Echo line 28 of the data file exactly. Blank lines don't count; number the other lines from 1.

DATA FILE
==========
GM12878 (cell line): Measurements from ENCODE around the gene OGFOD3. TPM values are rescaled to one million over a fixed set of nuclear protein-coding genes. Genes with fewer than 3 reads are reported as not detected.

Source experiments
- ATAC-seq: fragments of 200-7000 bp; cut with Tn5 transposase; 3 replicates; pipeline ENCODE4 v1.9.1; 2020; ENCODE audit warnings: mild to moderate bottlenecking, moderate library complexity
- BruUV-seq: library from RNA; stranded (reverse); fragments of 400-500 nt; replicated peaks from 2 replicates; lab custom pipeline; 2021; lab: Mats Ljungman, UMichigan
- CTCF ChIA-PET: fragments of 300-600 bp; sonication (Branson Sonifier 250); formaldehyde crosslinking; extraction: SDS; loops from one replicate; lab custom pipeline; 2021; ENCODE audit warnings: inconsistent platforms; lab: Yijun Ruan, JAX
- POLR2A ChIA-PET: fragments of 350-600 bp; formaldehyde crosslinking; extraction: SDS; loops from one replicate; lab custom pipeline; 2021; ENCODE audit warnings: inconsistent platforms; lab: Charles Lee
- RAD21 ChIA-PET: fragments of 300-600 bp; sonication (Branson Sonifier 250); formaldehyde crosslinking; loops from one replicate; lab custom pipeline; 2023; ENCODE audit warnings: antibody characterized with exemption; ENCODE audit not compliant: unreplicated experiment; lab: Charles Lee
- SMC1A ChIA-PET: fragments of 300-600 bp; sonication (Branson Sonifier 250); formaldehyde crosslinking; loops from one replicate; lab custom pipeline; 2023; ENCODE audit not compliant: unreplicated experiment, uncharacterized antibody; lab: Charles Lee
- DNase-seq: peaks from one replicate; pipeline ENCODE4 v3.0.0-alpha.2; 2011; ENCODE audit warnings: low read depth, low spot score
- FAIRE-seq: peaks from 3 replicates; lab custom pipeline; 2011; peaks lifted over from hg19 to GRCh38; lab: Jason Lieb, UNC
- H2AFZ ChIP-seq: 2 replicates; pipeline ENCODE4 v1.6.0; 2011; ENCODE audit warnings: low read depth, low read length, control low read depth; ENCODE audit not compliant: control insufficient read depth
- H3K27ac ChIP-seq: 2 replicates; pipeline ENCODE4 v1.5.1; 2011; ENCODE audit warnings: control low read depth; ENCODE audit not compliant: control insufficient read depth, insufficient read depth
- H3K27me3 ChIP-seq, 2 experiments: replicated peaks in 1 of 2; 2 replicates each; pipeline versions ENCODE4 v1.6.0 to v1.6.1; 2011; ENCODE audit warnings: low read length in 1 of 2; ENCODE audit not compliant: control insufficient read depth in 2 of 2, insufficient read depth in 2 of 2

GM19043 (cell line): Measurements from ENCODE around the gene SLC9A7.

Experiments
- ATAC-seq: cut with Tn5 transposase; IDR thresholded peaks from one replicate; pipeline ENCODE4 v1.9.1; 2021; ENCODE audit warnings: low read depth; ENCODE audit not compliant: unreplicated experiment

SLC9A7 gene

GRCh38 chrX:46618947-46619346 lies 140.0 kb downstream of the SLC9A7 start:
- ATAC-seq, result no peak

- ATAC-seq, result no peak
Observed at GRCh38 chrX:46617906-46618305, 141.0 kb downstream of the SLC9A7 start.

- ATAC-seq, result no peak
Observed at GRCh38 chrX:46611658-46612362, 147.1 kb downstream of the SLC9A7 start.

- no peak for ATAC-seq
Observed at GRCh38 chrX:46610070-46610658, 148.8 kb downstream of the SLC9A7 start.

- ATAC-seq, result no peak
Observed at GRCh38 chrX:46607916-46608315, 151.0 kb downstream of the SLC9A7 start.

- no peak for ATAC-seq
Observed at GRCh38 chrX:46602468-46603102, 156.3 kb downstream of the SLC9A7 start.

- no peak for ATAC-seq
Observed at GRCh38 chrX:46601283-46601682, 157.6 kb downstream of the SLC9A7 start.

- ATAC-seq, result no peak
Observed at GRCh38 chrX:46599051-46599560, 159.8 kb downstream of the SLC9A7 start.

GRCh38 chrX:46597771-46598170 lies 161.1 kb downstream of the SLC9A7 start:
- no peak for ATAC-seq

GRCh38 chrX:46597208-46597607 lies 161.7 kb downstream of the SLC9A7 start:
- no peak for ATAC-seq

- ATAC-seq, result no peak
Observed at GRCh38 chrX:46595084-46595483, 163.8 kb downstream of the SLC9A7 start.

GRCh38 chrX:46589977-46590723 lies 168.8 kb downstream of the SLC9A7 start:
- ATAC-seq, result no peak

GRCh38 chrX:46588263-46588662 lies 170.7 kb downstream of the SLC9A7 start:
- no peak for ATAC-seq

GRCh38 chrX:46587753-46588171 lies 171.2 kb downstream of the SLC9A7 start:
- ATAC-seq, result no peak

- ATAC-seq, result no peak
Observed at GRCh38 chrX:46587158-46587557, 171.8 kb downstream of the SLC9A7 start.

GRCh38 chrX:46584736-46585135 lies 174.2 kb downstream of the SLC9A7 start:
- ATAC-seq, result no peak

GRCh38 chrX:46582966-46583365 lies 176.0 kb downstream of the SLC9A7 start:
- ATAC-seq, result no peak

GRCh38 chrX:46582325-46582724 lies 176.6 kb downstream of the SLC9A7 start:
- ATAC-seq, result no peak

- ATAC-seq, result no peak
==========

- no peak for ATAC-seq